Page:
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Justice Department Settles Race Discrimination Case Against Milwaukee Re/Max Offfice, Real Estate Agent and Homeowner


WASHINGTON – The Justice Department today announced that Milwaukee-area real estate firm RE/MAX Realty 100, real estate agent Phyllis Hasenstab and homeowner Edith Halvorsen agreed to pay $35,000 to settle a lawsuit alleging that they violated the Fair Housing Act when they refused to negotiate for the sale of a single-family home with an African-American principal in the Milwaukee schools because of her race.

According to the Department’s lawsuit, filed in October 2006, in the summer of 2005, First Weber Real Estate agent Margaret Silkey was helping Tammi Doss, a principal in the Milwaukee schools, look for a house in Milwaukee. The Department alleged that when Silkey told homeowner Edith Halvorsen that she might have a prospective buyer for her house, Halvorsen asked if her client was black and said she did not want to sell her home to a black person. Halvorsen later retained defendant Phyllis Hasenstab, a real estate agent with RE/MAX Realty 100, to list her house for sale and also told Hasenstab that she did not want to sell her home to a black person. After the house was listed, Silkey contacted RE/MAX to try to schedule an appointment to show the house to Doss. Hasenstab and Halvorsen amended the listing agreement to exclude Silkey from showing the property and Silkey was not able to show the house to Doss. The defendants later sold the home to a white person.

“The complaint alleges that a seller and her real estate agent colluded to discriminate against a school principal because she was African American,” said Grace Chung Becker, Acting Assistant Attorney General for the Justice Department’s Civil Rights Division. “We will continue our vigorous efforts to secure relief on behalf of aggrieved victims like Ms. Doss in our fight against illegal housing discrimination.”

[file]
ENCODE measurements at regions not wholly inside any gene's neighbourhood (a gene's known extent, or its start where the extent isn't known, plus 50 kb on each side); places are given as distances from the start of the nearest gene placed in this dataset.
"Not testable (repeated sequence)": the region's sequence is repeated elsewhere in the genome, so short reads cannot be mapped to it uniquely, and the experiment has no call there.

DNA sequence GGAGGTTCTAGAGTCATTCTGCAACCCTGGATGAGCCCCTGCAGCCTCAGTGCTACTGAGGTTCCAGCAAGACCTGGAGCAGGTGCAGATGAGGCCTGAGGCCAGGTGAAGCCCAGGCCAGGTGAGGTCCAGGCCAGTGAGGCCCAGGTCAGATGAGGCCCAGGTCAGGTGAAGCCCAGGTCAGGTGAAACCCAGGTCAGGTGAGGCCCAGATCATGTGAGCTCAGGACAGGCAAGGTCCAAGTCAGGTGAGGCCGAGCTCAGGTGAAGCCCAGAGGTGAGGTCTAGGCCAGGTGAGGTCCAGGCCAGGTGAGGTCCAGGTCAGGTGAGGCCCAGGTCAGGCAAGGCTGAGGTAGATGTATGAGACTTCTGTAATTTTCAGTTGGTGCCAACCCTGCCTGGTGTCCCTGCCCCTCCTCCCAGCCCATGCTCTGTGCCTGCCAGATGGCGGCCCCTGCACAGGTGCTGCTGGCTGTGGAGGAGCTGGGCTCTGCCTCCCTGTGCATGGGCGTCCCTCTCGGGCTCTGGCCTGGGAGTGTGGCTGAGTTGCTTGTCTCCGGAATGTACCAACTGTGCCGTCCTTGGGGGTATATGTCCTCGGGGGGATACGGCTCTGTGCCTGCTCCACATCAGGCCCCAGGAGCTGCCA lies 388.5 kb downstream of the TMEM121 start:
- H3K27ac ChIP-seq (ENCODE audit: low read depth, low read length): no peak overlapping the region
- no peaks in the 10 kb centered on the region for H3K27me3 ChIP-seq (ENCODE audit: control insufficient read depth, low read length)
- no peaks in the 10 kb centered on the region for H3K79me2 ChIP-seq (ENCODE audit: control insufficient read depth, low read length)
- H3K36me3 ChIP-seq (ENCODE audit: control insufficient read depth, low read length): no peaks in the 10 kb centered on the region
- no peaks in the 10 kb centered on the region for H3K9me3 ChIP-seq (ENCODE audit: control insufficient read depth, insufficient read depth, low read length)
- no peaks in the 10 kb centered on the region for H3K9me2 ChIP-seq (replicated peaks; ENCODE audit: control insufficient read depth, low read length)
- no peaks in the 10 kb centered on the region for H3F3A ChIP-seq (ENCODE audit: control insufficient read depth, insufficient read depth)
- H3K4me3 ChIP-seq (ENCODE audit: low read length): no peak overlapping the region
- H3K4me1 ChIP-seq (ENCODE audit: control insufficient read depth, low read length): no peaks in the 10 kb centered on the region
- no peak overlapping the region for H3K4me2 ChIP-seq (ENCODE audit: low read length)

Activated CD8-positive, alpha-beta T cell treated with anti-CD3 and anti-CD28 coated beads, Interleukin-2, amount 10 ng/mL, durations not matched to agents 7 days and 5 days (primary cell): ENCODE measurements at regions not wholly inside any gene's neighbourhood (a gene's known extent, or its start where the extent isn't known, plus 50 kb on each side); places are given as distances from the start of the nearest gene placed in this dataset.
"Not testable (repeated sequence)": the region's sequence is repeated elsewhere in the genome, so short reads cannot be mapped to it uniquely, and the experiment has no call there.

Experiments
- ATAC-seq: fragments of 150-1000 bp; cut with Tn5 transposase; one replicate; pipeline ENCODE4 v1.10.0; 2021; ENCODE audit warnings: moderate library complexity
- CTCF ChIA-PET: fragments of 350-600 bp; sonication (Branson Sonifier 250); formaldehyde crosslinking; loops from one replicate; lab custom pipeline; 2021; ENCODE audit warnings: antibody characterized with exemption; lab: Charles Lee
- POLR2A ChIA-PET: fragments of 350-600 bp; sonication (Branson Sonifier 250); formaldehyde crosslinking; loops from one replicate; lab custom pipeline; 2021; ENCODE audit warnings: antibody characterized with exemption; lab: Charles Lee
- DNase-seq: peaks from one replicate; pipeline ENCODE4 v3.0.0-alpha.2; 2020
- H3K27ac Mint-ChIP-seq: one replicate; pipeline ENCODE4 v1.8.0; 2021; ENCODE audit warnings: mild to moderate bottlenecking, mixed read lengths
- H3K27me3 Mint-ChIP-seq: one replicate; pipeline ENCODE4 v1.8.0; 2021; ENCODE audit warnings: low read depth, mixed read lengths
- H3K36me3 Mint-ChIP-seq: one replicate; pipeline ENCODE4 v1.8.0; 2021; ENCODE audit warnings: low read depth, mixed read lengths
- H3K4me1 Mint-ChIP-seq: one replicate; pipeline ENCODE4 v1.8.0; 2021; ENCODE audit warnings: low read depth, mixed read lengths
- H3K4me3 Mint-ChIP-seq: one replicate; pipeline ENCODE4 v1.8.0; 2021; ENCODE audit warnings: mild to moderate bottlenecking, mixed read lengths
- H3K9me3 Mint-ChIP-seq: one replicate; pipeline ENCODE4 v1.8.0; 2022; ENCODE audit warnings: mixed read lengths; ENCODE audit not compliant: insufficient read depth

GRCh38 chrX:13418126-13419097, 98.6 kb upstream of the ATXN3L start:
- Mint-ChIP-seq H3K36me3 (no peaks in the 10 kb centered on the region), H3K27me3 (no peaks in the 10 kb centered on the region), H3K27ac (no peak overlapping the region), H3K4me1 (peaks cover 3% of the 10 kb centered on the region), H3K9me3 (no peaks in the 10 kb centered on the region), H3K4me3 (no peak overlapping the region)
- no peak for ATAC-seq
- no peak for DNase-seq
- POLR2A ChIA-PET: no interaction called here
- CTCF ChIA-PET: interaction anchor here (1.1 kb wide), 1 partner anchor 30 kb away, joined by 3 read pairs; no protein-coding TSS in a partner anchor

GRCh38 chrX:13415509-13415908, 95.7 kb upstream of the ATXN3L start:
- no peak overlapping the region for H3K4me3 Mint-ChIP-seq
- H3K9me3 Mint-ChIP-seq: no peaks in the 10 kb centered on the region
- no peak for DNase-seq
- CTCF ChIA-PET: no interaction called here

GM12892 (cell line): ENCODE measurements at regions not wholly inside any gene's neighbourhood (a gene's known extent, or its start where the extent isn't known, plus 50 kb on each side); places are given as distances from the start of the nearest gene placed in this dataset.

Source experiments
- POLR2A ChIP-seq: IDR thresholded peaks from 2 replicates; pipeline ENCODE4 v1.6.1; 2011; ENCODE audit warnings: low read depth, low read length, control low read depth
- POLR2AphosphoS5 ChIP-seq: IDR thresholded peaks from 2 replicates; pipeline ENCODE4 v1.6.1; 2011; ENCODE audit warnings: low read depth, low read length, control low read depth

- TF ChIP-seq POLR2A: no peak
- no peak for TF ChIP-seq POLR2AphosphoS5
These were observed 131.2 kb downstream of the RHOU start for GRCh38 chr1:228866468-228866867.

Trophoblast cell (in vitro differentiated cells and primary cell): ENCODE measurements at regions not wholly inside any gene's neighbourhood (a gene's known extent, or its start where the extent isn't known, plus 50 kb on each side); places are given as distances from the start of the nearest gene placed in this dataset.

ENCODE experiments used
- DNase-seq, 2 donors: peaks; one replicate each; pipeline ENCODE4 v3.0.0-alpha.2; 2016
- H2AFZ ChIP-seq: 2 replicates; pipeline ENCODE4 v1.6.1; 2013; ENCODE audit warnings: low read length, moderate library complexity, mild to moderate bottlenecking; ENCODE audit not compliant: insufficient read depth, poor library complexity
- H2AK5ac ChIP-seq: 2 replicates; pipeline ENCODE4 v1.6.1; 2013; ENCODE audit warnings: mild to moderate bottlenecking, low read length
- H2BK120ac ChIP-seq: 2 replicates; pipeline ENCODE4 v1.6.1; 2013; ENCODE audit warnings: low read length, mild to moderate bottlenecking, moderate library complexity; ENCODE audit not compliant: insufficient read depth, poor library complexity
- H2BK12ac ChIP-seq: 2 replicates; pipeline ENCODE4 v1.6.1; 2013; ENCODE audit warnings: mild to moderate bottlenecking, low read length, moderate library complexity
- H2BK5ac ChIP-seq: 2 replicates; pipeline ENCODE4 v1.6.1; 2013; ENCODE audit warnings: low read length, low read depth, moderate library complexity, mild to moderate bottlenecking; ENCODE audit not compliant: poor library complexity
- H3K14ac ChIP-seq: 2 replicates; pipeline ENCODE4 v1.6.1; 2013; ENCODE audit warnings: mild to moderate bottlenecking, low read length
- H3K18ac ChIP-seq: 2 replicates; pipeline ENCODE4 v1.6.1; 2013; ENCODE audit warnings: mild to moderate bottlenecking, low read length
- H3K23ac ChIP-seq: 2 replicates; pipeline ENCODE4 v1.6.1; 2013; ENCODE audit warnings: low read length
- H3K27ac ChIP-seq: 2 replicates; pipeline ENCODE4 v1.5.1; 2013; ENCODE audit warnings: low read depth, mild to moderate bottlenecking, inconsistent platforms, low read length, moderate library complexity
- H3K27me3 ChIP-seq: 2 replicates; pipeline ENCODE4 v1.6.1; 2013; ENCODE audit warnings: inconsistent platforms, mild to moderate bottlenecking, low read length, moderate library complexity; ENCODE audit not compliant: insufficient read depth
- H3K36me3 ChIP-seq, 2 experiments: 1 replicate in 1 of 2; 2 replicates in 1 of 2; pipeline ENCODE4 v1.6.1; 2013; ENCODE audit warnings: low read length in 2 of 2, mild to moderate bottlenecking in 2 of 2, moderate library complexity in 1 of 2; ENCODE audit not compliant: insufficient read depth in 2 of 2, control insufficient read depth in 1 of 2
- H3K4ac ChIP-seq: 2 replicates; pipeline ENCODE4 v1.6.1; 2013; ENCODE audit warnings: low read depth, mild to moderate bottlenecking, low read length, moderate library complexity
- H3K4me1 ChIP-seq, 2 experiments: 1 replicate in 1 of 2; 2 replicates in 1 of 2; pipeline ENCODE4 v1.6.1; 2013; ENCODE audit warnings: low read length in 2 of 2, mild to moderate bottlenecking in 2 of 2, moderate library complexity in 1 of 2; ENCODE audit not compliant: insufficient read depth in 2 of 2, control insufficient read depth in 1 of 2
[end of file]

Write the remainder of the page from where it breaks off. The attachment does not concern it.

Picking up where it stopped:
“We will aggressively pursue civil rights matters,” said Steven M. Biskupic, U.S. Attorney for the Eastern District of Wisconsin. “This case is another example of that commitment.”

Under the settlement, which must still be approved by the court, defendants will pay $30,000 to Tammi Doss and $5,000 to Margaret Silkey. The settlement also requires RE/MAX to train its agents on fair housing and to report discrimination complaints to the Department for the three-year term of the decree.

This matter began when Silkey and Doss filed discrimination complaints with the Department of Housing and Urban Development (HUD). After investigating the complaints, HUD issued a charge of discrimination and referred the case to the Department of Justice.

Fighting illegal housing discrimination is a top priority of the Department of Justice. In February 2006, the Department of Justice announced Operation Home Sweet Home, a concentrated initiative to expose and eliminate housing discrimination in America.

Persons who believe that they have experienced unlawful housing discrimination may call the Housing Discrimination Tip Line (1-800-896-7743), email the Department at, or contact the Department of Housing and Urban Development at 1-800-669-9777.

The federal Fair Housing Act prohibits discrimination in housing based on race, color, religion, national origin, sex, disability and familial status. Since Jan. 1, 2001, the Justice Department’s Civil Rights Division has filed 244 cases to enforce the Fair Housing Act, 68 of which have alleged discrimination based on race. More information about the Civil Rights Division and the laws it enforces is available at


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